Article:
As a 2017 William G. McGinnies Award recipient, Martha presented her Ph.D work at this year's annual McGinnies talk. Her work involves linking imaging spectroscopy to microbial biogeochemistry and takes place in the Santa Rita Experimental Range (SRER). You can find more information about the McGinnies award and Martha's work here
Please join us in congratulating Dawson Fairbanks on completing her qualifying exams!
Please join us as the 2017 William G. McGinnies scholarship recipient, Martha Gebhardt, will present her dissertation work November 16th. The talk is titled, "Shrub encroachment alters ecosystem processes: linking imaging spectroscopy and microbial biogeochemistry." You can find more information about her presentation here.
Martha Gebhardt was awarded a $40,000 grant from Freeport McMoRan's Community Investment Fund to coordinate 4 teacher-training events at the Santa Rita Experimental Range (SRER) in the spring with kindergarten- high school teachers from Green Valley and Sahuarita communities. The teachers will spend time at SRER learning hands-on, inquiry based, STEM lessons they will then implement into their classrooms
Martha Gebhardt and Chance Muscarella presented their research at the 15th annual Research Insights in Semiarid Ecosystems (RISE) symposium. Martha presented 2 posters, the first titled, "STEM at SRER" and the second titled, "The use of plant hyperspectral signatures to look below ground at the Santa Rita Experimental Range." Chance presented his poster titled, "Seasonal responses of soil microbial communities in the Jemez River Basin," highlighting the research he and Ph.D student Dawson Fairbanks have done as part of the Catalina-Jemez Critical Zone Observatory. He displayed some of the results they have obtained that quantify the effects of seasonal variation and site factors on microbial enzyme activity rates and biogeochemical cycling of nutrients.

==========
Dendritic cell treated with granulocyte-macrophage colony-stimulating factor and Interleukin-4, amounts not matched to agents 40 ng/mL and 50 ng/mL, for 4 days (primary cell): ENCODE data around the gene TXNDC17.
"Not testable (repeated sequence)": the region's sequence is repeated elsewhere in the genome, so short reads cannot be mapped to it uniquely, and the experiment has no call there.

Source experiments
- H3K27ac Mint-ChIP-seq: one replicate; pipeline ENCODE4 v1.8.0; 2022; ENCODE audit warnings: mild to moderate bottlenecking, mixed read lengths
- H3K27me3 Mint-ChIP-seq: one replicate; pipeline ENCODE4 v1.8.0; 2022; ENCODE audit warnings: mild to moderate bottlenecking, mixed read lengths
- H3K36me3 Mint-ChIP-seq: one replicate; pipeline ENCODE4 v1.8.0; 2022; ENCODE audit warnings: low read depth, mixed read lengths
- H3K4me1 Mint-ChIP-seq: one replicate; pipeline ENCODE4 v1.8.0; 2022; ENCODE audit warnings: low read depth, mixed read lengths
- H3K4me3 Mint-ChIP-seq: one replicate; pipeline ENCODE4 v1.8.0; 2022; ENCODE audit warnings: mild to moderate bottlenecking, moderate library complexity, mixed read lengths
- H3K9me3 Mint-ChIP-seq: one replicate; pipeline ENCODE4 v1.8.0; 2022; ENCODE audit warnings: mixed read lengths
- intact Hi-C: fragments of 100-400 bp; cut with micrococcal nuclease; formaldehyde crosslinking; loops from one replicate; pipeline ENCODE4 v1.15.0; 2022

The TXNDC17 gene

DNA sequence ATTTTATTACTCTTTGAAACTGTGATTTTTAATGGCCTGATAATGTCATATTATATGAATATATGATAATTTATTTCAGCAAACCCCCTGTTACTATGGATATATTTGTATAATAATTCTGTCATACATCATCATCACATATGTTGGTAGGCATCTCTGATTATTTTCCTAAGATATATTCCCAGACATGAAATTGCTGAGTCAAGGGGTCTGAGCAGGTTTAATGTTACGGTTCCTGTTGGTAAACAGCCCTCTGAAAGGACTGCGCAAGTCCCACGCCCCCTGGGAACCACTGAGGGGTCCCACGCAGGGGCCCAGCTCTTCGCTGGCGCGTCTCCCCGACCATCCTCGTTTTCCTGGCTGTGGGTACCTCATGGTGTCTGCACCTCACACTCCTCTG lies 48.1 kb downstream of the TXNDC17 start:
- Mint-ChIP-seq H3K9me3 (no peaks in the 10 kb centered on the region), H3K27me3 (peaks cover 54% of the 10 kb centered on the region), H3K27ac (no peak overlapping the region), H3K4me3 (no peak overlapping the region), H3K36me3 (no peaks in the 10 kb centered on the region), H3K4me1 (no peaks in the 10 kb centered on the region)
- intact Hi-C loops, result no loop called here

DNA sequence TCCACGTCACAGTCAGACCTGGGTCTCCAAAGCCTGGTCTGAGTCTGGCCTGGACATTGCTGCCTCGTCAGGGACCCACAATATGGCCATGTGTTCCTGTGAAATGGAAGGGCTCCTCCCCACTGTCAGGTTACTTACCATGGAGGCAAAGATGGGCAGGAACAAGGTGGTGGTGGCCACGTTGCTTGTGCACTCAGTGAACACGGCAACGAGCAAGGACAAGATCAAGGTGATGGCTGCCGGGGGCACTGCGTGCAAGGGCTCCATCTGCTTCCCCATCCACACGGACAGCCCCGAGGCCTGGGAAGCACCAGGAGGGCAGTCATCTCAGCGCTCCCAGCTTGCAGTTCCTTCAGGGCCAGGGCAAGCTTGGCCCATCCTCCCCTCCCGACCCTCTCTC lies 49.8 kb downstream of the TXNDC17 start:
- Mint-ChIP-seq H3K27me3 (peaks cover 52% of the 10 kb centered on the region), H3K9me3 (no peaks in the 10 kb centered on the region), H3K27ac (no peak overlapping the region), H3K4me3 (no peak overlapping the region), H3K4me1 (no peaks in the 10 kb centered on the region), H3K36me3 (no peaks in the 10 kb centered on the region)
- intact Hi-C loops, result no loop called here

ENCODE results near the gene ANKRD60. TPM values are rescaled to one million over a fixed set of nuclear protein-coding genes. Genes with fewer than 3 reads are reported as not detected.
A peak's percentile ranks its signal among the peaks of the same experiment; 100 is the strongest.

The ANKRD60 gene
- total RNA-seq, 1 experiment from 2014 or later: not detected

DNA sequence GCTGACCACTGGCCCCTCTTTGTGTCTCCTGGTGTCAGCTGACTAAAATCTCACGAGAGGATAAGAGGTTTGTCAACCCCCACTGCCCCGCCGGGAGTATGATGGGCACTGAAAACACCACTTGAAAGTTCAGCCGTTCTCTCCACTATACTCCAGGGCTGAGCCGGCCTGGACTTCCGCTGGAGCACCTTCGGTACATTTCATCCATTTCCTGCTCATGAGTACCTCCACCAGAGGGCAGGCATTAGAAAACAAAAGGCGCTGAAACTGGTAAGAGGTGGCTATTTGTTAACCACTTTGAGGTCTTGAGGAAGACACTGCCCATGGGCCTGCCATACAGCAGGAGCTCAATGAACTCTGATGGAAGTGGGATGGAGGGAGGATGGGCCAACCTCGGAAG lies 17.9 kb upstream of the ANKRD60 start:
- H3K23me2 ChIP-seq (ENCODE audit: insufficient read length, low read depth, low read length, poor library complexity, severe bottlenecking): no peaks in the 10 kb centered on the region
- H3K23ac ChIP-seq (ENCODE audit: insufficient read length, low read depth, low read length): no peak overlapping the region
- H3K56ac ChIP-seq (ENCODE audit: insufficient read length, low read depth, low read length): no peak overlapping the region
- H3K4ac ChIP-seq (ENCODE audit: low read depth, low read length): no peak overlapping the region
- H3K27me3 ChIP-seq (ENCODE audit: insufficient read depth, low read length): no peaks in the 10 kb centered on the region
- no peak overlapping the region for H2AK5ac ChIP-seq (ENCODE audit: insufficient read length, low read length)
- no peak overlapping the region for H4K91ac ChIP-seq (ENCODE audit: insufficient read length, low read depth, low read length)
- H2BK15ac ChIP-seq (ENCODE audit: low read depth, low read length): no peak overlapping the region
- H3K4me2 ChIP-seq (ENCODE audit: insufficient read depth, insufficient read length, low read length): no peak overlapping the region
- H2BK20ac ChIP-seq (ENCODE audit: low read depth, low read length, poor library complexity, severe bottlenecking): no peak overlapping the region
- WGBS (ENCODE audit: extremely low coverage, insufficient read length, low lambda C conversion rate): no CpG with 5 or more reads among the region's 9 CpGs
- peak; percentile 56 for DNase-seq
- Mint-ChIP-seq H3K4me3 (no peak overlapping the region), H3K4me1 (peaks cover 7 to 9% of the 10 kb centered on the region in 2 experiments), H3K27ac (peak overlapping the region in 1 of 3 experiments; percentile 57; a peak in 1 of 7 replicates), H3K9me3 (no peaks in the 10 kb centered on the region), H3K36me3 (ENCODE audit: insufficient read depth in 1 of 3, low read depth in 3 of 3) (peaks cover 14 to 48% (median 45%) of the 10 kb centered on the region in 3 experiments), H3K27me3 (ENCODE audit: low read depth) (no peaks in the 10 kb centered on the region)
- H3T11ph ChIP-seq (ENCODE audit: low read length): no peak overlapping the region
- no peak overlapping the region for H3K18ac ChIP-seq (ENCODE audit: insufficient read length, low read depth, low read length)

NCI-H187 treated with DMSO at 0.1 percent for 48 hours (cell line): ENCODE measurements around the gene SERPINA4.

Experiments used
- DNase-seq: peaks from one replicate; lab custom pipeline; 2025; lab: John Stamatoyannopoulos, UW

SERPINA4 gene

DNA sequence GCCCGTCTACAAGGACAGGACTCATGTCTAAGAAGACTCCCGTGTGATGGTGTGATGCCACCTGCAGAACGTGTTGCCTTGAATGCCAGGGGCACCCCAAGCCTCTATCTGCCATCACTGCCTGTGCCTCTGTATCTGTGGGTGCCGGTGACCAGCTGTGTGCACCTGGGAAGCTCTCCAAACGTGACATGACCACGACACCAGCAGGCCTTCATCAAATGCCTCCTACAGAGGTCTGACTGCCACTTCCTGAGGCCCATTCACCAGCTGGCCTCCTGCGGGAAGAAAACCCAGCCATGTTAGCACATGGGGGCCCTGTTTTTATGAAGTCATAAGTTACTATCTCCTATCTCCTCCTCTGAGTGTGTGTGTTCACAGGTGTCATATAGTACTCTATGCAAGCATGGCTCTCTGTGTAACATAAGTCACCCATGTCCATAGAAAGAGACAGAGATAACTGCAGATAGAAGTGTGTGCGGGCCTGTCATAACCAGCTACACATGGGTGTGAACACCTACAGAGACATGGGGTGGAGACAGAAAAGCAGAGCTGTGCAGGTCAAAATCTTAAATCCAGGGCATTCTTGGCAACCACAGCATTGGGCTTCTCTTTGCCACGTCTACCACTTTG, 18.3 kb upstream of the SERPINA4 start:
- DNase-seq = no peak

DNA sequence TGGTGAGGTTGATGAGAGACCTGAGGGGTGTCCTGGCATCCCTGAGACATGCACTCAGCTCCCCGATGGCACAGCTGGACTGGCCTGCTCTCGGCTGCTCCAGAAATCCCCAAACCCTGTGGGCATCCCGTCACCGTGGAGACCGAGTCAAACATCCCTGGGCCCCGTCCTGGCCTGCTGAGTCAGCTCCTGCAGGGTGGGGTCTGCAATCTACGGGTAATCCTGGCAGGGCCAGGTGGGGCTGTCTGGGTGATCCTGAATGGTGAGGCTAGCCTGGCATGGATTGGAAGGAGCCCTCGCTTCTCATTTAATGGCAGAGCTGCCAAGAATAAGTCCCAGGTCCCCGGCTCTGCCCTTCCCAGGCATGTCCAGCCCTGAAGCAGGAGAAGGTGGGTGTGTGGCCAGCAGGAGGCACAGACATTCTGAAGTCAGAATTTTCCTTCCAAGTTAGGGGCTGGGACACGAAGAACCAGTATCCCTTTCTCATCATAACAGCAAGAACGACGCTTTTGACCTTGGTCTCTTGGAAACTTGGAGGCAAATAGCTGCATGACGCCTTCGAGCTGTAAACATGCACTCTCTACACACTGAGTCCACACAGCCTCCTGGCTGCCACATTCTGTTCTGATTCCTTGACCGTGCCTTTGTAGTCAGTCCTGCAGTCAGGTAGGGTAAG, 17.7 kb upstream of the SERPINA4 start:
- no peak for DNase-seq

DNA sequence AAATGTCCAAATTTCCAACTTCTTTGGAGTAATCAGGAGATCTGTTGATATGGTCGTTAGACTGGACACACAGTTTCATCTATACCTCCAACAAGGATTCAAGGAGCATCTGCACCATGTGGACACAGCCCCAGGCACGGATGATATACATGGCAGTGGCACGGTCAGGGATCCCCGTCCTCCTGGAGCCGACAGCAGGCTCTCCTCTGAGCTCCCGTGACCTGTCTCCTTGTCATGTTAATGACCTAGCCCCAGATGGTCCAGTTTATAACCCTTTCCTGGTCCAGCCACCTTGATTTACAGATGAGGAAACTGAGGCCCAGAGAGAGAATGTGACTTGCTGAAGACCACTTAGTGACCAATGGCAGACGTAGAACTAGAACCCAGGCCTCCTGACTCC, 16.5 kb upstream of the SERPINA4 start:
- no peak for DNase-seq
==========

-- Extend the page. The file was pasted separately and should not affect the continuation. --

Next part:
We invite you to submit your abstract to:
B083: The Role of Microbes in Terrestrial Biogeochemical Cycles: Linking Responses to Ecosystem Processes and Environmental Change
Early deadline July 25th / final deadline August 1st.
Microbes play critical roles regulating terrestrial biogeochemical cycles. Linking processes controlling nutrient transformation and storage with disturbance responses and feedbacks to climate change is a global research priority. Studies that integrate biogeochemical approaches focused on nutrient pools and fluxes with microbial ecology approaches examining community physiology, traits, and structure reveal the complexity of interactions influencing ecosystem responses. How do individual microbial traits influence community stability and response to disturbances? How does microbial community structure change across gradients and influence vegetation dynamics? How can we use this information to predict large-scale fluctuations in soil carbon and nutrient storage? Although advances in molecular and genetic tools are improving our understanding of how microbial processes influence ecosystems, questions surrounding the level of detail appropriate to best predict environmental response to change remain. We invite cross-disciplinary studies that investigate microbial-driven responses along environmental gradients, to disturbance, and/or in the context of climate change.
Congratulations to Chance Muscarella and Clarisa Avalos who presented their research at this year's SWESx poster session.
Congratulations to Sudan Kariuki who will officially be joining Jed Sparks' lab in the Ecology and Evolutionary Biology department at Cornell University in Fall 2018!! Her background in the Gallery lab will serve her well as she seeks to continue studying plant-soil ecological feedbacks in human dominated ecosystems.
I began working at the Southwest Climate Science Center at the University of Arizona as a Communications Graduate Assistant. My primary responsibilities include managing the Climate Science Center's social media accounts and drafting updates for the website. I am excited to continue learning about how science communication is applied in governmental agencies.
The 2017 annual RISE symposium brought together land managers, rangeland ecologists, technicians, and students.